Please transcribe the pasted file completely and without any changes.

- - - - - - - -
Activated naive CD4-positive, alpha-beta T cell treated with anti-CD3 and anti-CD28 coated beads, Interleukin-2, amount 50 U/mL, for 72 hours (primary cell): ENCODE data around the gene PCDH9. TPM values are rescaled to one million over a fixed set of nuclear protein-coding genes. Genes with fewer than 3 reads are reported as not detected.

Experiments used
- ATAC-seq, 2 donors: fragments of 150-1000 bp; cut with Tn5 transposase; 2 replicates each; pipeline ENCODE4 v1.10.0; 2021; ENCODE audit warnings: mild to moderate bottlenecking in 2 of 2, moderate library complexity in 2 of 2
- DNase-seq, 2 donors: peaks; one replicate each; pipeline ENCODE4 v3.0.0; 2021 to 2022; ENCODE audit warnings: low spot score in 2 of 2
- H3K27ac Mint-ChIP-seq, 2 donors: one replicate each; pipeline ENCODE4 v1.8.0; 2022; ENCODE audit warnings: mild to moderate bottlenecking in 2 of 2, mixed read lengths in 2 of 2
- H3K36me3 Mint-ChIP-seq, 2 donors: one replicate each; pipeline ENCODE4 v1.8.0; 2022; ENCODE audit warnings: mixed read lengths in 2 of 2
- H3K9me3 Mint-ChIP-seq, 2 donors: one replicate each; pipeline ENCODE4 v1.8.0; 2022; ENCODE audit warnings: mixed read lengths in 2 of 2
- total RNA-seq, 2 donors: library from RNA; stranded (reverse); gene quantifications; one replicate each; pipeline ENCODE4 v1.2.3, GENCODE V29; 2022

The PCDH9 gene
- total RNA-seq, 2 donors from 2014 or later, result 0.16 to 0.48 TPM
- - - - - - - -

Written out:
Activated naive CD4-positive, alpha-beta T cell treated with anti-CD3 and anti-CD28 coated beads, Interleukin-2, amount 50 U/mL, for 72 hours (primary cell): ENCODE data around the gene PCDH9. TPM values are rescaled to one million over a fixed set of nuclear protein-coding genes. Genes with fewer than 3 reads are reported as not detected.

Experiments used
- ATAC-seq, 2 donors: fragments of 150-1000 bp; cut with Tn5 transposase; 2 replicates each; pipeline ENCODE4 v1.10.0; 2021; ENCODE audit warnings: mild to moderate bottlenecking in 2 of 2, moderate library complexity in 2 of 2
- DNase-seq, 2 donors: peaks; one replicate each; pipeline ENCODE4 v3.0.0; 2021 to 2022; ENCODE audit warnings: low spot score in 2 of 2
- H3K27ac Mint-ChIP-seq, 2 donors: one replicate each; pipeline ENCODE4 v1.8.0; 2022; ENCODE audit warnings: mild to moderate bottlenecking in 2 of 2, mixed read lengths in 2 of 2
- H3K36me3 Mint-ChIP-seq, 2 donors: one replicate each; pipeline ENCODE4 v1.8.0; 2022; ENCODE audit warnings: mixed read lengths in 2 of 2
- H3K9me3 Mint-ChIP-seq, 2 donors: one replicate each; pipeline ENCODE4 v1.8.0; 2022; ENCODE audit warnings: mixed read lengths in 2 of 2
- total RNA-seq, 2 donors: library from RNA; stranded (reverse); gene quantifications; one replicate each; pipeline ENCODE4 v1.2.3, GENCODE V29; 2022

The PCDH9 gene
- total RNA-seq, 2 donors from 2014 or later, result 0.16 to 0.48 TPM